Moira has been a performer at Lakeland Theater Company, Mosby Ave., Littleton since 1997; has had a weekly radio program called “Moments with Moira” on 90.1 & 90.5 FM since 2000 thanks to her air sponsor Lake Gaston Supply; volunteers at the John 3:16 Center as the after school piano and guitar teacher; and when she met Jack in England, Moira was still competing in track and field events – discus and shot put.

From the Desk of the Executive Director...
 

The film, “On Golden Pond,” and the fact that both my husband and I had colleagues where we worked who would spend weekends at Lake Gaston, prompted us to take a ride to Lake Gaston to see for ourselves. Subsequently we bought two lots in a cove in September 1983 with plans to build at a later date

We had already bought a secondhand boat that we were towing to Falls Lake in Raleigh for evening and weekend jaunts, so when we bought the property at Lake Gaston, the boat went there instead. We actually started out in a two-man tent, with our boat conveniently tied fore and aft to two fir trees on the bank. After being surprised by a pack of hunting dogs running by our tent at dawn one morning in November, we decided that it was time to ‘break camp’ and come back in the spring.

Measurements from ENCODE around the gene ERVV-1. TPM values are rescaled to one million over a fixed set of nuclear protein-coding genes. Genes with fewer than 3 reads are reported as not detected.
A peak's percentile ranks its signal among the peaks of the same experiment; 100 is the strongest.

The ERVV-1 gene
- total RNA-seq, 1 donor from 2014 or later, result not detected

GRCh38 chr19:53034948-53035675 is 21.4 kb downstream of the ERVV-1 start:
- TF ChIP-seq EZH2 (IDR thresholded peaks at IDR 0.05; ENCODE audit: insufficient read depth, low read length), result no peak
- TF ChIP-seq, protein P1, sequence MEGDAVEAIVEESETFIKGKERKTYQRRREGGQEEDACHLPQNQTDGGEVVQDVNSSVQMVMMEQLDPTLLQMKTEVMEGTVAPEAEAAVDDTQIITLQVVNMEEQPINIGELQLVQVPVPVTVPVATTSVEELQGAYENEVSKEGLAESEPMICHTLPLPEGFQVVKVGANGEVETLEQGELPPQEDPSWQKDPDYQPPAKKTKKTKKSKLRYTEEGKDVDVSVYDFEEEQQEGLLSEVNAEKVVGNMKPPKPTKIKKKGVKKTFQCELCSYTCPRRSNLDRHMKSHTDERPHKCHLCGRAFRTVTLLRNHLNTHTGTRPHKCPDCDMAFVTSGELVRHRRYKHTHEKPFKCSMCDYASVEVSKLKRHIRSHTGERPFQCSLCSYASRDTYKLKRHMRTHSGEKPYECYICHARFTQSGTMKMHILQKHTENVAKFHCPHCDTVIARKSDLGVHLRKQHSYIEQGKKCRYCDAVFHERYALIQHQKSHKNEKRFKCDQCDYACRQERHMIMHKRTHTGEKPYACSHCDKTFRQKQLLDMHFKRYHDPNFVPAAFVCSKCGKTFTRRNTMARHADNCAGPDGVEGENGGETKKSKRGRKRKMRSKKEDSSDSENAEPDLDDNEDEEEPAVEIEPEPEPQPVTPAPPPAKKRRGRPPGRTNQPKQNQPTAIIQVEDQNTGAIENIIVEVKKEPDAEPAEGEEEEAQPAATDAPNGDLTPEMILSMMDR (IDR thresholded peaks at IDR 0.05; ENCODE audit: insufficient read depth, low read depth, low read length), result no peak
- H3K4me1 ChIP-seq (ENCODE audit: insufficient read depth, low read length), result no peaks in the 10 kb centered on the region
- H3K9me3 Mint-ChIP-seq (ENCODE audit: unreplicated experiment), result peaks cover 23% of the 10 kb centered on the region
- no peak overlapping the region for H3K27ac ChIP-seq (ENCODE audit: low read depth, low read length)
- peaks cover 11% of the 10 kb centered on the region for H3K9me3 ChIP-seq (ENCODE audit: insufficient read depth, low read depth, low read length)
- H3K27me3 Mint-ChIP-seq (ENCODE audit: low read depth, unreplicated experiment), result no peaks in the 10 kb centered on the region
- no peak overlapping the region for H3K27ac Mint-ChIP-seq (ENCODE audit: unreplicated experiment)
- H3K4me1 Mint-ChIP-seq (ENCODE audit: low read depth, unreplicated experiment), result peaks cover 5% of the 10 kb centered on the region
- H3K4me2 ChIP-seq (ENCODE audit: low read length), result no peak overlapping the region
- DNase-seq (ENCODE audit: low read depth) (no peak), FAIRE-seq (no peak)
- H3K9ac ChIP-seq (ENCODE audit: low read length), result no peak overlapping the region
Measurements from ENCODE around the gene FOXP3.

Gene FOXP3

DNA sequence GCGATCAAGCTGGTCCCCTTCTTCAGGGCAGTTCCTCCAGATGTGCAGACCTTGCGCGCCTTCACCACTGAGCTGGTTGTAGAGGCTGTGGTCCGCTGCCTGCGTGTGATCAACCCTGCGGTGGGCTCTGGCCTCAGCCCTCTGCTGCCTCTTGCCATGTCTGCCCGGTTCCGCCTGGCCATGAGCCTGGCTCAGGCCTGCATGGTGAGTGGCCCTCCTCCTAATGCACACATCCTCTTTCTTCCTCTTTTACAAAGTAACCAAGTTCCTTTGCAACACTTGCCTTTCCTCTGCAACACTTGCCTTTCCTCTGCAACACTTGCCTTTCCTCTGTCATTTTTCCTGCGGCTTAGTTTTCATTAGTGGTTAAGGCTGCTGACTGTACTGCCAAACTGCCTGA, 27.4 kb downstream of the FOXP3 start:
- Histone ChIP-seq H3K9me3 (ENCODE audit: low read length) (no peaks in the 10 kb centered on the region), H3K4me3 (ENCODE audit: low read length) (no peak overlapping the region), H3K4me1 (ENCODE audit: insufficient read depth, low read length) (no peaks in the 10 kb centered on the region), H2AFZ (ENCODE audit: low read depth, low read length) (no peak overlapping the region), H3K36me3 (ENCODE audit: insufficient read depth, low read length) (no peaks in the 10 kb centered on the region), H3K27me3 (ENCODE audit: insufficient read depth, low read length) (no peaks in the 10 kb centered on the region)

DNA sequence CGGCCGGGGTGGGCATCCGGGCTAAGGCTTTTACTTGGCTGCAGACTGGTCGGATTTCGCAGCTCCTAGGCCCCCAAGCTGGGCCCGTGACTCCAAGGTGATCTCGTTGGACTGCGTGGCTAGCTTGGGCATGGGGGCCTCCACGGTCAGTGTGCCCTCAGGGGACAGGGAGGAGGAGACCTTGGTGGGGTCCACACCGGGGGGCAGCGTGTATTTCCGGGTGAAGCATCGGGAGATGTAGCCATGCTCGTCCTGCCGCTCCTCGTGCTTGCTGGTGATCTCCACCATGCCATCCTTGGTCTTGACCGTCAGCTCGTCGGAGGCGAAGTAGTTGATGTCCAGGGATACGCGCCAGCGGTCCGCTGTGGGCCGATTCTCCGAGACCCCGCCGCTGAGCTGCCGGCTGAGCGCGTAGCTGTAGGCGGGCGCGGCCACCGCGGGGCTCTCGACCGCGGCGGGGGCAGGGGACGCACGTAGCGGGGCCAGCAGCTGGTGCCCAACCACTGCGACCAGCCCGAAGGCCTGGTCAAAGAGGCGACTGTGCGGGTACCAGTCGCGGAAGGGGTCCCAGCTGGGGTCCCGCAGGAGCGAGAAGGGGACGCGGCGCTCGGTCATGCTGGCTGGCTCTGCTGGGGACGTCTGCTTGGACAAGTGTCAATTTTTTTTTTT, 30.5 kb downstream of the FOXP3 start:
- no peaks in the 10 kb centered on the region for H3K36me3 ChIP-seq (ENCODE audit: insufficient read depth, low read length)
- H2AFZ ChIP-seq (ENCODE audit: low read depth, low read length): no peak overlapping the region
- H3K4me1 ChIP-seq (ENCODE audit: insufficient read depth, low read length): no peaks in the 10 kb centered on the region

The following year we did build a home, several years later we added on to the house because we decided to move to the lake permanently. And we had two boat docks, one for my husband’s fishing boat and one for the pontoon boat. I remember Lake Gaston being drawn down in 1988 (I believe it had to do with hydrilla being really bad at that time) to where we had no water at all in our part of the cove and on the main lake the water receded from the banks, but on the bright side we were able to apply to Dominion for permission to move a couple of stumps from the floor of the lake from when Lake Gaston 'was made.'

We survived Hurricane Fran. I remember when we checked our property for damage we stood on our dock and the lake was almost to our knees, both boats were gone from their lifts but we could see them in the cove. Our pontoon boat had a canopy drop down roof that was always down. Two of our neighbors with pontoon boats had hardtop roofs and because of the height of the water the hardtops were damaged.

In those days I only knew about Lake Gaston as a lake. It wasn’t until I became the Executive Director at the Lake Gaston Association in 2005 that I got to see the big picture. Lake Gaston is part of a system of lakes with the Roanoke River running through those lakes. The Roanoke River is formed in the Blue Ridge Mountains in Montgomery County, VA, makes its way east, goes through Smith Mountain Lake, then continues as the Roanoke River then enters Kerr Lake, Lake Gaston, Roanoke Rapids Lake (all three lakes are joined by dams) and then the Roanoke River continues down to the Albamarle Sound.